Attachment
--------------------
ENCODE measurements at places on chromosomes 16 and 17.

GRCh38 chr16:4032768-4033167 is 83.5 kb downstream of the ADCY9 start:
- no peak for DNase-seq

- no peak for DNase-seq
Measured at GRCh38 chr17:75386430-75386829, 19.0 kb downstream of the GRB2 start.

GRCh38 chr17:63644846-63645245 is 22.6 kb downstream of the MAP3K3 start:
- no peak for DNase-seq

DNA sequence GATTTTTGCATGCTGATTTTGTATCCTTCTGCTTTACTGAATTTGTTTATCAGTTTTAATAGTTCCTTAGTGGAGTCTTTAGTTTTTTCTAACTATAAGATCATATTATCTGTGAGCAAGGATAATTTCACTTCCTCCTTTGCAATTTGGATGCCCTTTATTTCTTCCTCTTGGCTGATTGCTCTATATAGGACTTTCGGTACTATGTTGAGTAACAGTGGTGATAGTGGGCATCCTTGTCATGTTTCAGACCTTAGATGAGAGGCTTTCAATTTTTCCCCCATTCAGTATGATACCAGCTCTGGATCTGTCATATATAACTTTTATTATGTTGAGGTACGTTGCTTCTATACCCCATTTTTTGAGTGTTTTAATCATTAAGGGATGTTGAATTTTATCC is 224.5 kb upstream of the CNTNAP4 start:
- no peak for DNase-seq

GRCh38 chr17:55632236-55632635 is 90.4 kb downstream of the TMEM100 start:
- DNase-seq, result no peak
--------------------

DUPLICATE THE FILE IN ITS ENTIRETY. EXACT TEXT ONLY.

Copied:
ENCODE measurements at places on chromosomes 16 and 17.

GRCh38 chr16:4032768-4033167 is 83.5 kb downstream of the ADCY9 start:
- no peak for DNase-seq

- no peak for DNase-seq
Measured at GRCh38 chr17:75386430-75386829, 19.0 kb downstream of the GRB2 start.

GRCh38 chr17:63644846-63645245 is 22.6 kb downstream of the MAP3K3 start:
- no peak for DNase-seq

DNA sequence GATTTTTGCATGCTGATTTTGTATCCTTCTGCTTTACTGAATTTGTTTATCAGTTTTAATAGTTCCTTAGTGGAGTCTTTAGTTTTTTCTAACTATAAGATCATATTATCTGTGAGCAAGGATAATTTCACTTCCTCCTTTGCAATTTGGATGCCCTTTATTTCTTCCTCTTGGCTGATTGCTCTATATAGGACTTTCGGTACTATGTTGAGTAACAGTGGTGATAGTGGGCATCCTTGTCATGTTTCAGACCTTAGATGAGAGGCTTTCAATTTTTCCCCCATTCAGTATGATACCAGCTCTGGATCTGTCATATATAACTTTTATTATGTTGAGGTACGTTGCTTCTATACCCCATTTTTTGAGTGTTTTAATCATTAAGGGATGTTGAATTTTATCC is 224.5 kb upstream of the CNTNAP4 start:
- no peak for DNase-seq

GRCh38 chr17:55632236-55632635 is 90.4 kb downstream of the TMEM100 start:
- DNase-seq, result no peak